State ed. dept. appeals Paron decision | Arkansas Blog

Friday, July 14, 2006

State ed. dept. appeals Paron decision

Posted By on Fri, Jul 14, 2006 at 8:58 AM

The state education department yesterday filed an appeal of Pulaski County Circuit Judge Jay Moody's temporary restraining order preventing the closure of Paron High School until opponents of the closure can make their case for keeping it open.

The appeal basically contends that the state Board of Education followed the proper procedures in arriving at its decision to close the high school, and that the opponents already had an opportunity to present their concerns.

You can read the department's full press release announcing the appeal after the jump.


The Arkansas Department of Education (ADE) today filed in Pulaski County Circuit Court a notice of appeal to the Arkansas Supreme Court that will object to the recent ruling by Circuit Judge Jay Moody in the matter of Ron Crawford et al. against the Arkansas State Board of Education and ADE. That is the case concerning the closure of Paron High School by the Bryant School District, in which Judge Moody on May 12 granted a request by patrons of Paron High School for a temporary restraining order to prevent the school’s closure and ordered the Arkansas State Board of Education to rehear the school district’s petition following criteria delineated in the state’s Administrative Procedures Act.

On May 8, the Arkansas State Board of Education reviewed and approved the petition by the Bryant School District to close Paron High School. Under Arkansas law, school districts have the right to make the local decision to close schools within their boundaries.

The only exception to that local control, ADE general counsel Scott Smith explained, occurs when the school is an isolated campus in a district that has been created through an annexation or consolidation of two districts.

Local control is still key, but if the local board’s vote to close an isolated campus is not unanimous, the State Board of Education must determine that the action does not create concerns regarding desegregation and that it is in the best educational interest of students in the district before closure can occur.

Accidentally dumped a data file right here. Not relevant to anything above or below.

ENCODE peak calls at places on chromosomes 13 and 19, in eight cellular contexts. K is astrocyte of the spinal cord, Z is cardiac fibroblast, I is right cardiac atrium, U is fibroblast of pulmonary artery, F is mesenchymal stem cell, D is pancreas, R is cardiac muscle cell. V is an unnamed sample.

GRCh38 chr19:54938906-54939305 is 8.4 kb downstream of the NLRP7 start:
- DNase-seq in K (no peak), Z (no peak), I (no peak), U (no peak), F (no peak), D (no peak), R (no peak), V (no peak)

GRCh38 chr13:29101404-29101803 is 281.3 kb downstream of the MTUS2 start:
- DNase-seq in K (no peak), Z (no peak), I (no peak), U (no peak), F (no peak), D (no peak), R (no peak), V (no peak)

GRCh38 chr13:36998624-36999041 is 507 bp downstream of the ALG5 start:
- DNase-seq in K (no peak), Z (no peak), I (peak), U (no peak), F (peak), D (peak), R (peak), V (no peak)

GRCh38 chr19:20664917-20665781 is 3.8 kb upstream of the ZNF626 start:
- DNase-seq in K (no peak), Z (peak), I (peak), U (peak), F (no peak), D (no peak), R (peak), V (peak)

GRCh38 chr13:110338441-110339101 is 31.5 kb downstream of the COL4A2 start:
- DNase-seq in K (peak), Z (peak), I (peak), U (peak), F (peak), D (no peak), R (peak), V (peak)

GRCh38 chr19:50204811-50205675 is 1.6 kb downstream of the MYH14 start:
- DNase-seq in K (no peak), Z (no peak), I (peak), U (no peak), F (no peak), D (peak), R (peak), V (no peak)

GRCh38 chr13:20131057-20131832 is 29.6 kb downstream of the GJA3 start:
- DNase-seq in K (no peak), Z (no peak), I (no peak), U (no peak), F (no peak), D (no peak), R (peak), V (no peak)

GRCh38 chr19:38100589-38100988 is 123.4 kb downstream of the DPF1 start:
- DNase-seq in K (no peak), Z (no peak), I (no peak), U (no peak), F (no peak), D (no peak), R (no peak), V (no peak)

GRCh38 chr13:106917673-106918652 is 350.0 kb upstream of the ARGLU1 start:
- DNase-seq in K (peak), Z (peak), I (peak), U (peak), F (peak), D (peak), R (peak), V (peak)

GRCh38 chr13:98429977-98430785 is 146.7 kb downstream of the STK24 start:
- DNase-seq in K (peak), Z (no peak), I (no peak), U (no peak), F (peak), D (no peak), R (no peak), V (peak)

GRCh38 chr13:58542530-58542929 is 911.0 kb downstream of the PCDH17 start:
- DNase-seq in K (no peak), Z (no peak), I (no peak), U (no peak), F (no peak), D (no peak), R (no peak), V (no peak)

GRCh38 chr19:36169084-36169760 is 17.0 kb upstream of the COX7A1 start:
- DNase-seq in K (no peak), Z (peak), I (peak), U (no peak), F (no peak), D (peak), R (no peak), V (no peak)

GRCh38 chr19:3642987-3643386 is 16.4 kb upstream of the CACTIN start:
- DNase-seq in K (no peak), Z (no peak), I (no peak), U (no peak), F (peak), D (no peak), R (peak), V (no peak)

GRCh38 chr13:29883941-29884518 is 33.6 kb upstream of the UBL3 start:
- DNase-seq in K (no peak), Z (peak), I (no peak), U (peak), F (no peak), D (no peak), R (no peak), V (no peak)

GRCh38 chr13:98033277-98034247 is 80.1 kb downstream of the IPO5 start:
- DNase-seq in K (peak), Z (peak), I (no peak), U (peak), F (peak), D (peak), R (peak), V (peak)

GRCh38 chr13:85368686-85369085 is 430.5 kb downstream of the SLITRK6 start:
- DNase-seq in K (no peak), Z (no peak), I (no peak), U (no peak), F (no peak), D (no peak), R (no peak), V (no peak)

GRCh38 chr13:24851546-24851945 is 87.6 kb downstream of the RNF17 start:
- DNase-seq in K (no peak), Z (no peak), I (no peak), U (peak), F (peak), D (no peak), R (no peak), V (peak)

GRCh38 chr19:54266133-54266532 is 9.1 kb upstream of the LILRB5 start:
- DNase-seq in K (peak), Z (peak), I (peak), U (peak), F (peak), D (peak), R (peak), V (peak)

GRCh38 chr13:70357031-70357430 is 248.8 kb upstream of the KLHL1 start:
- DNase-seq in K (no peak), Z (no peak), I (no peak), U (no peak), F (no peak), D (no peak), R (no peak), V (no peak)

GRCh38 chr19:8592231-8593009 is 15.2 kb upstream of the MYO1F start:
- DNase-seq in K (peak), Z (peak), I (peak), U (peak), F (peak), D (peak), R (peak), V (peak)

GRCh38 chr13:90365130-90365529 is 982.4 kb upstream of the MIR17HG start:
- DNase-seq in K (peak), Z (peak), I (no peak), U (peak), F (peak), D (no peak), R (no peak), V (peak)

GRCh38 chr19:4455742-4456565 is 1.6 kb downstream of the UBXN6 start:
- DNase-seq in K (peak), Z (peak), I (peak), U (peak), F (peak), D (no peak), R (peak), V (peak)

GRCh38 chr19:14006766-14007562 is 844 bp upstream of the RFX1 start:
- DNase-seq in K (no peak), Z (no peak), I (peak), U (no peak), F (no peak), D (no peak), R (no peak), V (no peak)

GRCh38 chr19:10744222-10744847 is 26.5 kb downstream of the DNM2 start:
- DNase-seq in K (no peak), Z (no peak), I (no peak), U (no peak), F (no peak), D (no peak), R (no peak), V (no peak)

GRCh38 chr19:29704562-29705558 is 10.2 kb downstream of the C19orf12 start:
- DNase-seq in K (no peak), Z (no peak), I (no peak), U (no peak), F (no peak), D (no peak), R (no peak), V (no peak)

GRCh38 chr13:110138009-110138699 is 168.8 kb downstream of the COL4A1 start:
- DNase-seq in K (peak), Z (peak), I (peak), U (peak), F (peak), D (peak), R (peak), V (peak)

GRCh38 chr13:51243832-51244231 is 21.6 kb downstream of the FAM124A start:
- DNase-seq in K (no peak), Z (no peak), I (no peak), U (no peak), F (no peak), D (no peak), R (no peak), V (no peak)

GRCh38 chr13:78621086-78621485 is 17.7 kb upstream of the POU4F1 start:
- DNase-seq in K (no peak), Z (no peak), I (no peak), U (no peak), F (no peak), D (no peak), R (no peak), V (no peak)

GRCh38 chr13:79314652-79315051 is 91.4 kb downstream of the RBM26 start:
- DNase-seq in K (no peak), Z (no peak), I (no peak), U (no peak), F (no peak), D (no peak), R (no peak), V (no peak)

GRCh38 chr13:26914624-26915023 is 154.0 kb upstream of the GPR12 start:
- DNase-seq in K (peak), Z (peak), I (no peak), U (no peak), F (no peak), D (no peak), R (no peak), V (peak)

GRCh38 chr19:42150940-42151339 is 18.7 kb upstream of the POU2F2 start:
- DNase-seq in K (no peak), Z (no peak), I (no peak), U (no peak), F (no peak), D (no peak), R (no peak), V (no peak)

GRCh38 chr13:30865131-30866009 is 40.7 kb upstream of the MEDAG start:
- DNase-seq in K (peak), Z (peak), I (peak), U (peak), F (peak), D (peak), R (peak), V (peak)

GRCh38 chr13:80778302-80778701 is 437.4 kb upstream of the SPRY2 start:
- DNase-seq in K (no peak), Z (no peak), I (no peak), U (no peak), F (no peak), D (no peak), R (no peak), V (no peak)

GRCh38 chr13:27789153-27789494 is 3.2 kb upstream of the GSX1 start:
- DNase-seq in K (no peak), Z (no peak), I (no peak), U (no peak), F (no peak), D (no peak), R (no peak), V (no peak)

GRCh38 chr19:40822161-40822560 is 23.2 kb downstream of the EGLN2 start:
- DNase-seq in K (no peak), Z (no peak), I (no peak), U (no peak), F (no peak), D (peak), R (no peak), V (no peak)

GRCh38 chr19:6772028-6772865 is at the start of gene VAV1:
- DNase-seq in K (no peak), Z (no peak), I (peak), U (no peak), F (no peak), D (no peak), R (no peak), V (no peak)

The Bryant School Board voted during its April 3, 2006, meeting to close Paron High School and transfer its approximately 110 students to Bryant High School. Because the vote was 4-1, the single dissenting vote required the Bryant School Board to petition the State Board of Education for approval to close the school.

“In May, the State Board heard the concerns of the Bryant School Board and administration as well as those of Paron High School parents and other concerned parties. After listening to both groups, the State Board members approved the Bryant School District’s petition because they deemed it the best alternative for the education of the high school students in Paron as well as the students in the entire district,” said Dr. Ken James, Arkansas Commissioner of Education.

“These obviously are not easy decisions, either at the local or the state level,” Dr. James continued. But, at the end of the day, the Department and the State Board must make sure that every child in Arkansas has access to the best education possible. If we don’t do that, we are not being true to our mission and we are not fulfilling our obligation to Arkansas students and their families.”

As it did in Circuit Court, ADE contends that the Arkansas Legislature would have specified in ACA 6-20-602 that the Administrative Procedures Act applied to the hearings concerning the closure of isolated schools if it intended for that to be the case. Instead, Smith said, the law created a process for a third-party review of the closing of isolated schools by a local school board – an action that supercedes a district’s local control only when the vote by the local school board is not unanimous. “The streamlined process was put in place to avoid the situation that now exists in the Bryant School District,” Smith says, “in which school is about to start and students, parents, educators and administrators are all hampered in their decision-making process in the days leading to the start of the school year.”

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